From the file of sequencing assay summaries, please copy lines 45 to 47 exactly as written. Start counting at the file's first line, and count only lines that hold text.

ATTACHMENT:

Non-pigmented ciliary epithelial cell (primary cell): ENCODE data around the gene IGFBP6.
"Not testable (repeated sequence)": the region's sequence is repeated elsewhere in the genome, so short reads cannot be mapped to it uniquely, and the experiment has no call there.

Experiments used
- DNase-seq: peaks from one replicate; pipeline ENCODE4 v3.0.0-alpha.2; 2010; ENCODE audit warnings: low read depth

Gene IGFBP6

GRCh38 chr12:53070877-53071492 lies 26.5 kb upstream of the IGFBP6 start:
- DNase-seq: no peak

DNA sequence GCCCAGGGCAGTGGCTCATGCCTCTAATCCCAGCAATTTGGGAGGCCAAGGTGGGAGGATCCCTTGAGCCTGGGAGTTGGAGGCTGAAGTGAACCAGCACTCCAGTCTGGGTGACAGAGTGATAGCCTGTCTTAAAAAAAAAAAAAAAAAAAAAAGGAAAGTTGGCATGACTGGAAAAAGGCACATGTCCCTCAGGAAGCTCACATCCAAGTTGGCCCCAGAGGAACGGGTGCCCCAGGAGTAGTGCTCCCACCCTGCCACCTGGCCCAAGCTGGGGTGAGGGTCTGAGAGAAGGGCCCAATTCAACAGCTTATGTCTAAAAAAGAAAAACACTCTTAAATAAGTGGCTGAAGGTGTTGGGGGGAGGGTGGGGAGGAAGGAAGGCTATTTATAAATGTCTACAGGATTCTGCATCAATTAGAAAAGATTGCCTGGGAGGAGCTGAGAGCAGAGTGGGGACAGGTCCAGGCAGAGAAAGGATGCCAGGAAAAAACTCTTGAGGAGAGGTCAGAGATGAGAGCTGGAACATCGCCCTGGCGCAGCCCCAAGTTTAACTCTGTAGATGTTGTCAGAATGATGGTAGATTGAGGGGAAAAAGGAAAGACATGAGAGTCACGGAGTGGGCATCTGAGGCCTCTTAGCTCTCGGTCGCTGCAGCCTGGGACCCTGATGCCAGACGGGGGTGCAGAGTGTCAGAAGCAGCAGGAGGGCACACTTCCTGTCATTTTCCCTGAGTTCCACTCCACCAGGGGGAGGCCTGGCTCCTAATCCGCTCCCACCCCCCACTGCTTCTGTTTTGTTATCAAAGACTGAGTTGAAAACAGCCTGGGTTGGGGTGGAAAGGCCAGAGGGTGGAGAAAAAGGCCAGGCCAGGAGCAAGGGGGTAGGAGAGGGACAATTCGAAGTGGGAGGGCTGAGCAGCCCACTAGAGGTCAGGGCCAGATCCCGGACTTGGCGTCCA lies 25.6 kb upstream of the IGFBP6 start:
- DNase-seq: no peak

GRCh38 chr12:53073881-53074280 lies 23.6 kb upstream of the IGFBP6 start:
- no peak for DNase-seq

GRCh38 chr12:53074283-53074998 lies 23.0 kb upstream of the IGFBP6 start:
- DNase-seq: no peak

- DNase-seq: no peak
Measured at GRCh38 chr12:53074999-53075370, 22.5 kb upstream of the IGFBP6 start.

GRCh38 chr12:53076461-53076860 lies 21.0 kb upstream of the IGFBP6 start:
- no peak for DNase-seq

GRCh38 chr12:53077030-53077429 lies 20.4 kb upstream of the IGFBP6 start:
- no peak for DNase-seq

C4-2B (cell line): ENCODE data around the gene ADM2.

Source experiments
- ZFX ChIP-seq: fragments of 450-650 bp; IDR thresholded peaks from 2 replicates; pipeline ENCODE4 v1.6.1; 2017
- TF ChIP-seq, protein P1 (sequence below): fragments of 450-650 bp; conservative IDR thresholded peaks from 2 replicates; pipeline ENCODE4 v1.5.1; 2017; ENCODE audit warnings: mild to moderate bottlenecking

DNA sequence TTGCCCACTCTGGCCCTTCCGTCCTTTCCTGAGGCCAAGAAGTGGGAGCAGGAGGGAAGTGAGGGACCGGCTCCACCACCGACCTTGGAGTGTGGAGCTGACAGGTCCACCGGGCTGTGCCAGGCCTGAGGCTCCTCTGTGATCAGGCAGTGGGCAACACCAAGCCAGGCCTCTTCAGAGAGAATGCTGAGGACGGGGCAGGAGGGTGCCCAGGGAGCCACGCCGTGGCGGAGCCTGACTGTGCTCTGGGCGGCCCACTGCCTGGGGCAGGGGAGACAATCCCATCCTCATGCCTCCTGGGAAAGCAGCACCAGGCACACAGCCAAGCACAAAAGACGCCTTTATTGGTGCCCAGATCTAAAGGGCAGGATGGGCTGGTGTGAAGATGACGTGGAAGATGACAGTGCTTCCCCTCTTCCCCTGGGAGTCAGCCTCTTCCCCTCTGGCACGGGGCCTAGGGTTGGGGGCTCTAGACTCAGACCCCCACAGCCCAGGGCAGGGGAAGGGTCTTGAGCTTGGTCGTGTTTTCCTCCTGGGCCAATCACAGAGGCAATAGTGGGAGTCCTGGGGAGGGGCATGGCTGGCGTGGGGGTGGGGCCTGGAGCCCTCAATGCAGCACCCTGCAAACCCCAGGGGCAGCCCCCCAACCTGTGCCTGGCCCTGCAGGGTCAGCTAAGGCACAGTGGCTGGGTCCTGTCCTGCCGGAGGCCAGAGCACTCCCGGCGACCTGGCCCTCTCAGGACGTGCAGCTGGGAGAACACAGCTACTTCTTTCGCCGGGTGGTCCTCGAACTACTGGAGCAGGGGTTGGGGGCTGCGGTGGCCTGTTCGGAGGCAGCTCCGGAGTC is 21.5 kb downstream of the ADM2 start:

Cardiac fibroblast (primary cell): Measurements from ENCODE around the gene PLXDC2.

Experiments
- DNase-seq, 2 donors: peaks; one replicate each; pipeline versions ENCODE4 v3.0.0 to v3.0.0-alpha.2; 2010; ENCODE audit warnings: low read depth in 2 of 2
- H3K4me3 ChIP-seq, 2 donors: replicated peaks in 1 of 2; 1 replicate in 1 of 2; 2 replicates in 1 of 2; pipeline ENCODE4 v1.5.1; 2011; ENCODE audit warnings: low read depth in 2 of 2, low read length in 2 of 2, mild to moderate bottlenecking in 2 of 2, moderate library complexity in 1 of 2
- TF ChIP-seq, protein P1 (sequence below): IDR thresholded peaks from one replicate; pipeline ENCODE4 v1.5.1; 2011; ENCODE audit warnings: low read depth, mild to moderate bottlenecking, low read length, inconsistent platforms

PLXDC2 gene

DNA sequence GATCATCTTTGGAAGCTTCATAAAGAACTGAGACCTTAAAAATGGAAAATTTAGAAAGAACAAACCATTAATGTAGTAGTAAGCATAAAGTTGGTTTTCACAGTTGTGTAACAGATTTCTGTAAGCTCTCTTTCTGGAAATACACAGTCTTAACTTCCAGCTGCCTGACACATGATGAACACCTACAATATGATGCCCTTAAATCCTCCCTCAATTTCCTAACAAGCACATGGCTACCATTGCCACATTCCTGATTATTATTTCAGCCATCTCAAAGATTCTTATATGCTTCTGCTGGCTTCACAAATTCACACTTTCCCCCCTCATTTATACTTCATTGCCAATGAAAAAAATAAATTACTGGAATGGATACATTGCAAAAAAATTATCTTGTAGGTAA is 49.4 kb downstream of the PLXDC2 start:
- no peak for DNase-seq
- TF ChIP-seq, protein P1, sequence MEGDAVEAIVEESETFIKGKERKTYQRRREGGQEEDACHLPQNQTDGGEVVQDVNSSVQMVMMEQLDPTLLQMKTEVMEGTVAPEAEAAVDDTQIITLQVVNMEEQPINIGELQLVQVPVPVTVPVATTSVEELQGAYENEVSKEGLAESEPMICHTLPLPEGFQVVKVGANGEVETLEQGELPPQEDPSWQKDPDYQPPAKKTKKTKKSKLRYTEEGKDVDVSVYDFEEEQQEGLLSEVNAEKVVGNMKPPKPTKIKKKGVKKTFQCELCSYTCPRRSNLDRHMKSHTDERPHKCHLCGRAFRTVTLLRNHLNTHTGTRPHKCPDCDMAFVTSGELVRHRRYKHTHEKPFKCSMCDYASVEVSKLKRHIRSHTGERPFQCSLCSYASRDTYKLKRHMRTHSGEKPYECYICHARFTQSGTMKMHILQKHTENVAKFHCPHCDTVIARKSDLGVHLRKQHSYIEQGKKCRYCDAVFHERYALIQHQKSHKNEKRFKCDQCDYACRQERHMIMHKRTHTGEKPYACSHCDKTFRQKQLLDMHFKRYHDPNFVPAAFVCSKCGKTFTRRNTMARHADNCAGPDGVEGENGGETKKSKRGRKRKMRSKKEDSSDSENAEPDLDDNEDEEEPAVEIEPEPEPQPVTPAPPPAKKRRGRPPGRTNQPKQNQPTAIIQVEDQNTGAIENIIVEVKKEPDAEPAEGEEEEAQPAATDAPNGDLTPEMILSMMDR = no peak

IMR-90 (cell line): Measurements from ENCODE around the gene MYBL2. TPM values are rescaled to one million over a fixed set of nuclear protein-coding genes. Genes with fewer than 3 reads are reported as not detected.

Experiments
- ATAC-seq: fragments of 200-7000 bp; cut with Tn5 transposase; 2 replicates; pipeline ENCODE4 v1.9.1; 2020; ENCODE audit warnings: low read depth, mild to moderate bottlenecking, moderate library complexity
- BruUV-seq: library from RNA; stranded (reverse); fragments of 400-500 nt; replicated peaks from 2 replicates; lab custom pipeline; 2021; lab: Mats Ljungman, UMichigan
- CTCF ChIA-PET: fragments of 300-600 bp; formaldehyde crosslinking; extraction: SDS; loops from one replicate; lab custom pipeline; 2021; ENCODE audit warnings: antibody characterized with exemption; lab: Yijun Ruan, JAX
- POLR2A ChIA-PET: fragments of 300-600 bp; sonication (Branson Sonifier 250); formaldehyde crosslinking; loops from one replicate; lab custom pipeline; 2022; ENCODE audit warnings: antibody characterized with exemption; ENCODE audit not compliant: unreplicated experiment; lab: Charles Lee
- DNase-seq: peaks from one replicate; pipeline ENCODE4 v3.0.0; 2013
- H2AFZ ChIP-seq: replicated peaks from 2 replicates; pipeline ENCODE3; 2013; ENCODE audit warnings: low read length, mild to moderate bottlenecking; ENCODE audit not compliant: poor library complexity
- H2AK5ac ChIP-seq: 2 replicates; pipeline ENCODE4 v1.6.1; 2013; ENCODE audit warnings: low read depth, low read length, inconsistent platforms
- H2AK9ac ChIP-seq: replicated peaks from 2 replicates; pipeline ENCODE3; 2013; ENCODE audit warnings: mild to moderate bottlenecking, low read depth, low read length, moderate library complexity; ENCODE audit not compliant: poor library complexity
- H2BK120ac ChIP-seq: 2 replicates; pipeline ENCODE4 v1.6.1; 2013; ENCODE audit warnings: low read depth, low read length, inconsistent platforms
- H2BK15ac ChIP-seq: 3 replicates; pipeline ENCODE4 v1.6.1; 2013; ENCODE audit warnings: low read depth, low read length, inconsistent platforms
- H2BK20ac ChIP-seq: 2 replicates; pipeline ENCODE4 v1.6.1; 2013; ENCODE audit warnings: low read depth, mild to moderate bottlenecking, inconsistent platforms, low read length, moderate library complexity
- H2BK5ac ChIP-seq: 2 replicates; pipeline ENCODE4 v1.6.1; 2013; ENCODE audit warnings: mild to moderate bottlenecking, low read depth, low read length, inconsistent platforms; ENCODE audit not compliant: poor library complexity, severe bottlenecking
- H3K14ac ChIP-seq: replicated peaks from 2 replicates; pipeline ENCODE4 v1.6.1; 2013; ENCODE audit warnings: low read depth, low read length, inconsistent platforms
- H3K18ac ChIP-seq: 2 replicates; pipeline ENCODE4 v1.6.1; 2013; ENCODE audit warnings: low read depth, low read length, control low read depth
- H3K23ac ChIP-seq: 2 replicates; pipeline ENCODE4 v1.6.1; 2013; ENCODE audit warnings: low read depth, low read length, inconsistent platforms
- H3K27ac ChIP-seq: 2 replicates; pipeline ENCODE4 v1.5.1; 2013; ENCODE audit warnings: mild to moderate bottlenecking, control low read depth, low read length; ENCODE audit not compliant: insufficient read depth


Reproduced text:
- H2BK15ac ChIP-seq: 3 replicates; pipeline ENCODE4 v1.6.1; 2013; ENCODE audit warnings: low read depth, low read length, inconsistent platforms
- H2BK20ac ChIP-seq: 2 replicates; pipeline ENCODE4 v1.6.1; 2013; ENCODE audit warnings: low read depth, mild to moderate bottlenecking, inconsistent platforms, low read length, moderate library complexity
- H2BK5ac ChIP-seq: 2 replicates; pipeline ENCODE4 v1.6.1; 2013; ENCODE audit warnings: mild to moderate bottlenecking, low read depth, low read length, inconsistent platforms; ENCODE audit not compliant: poor library complexity, severe bottlenecking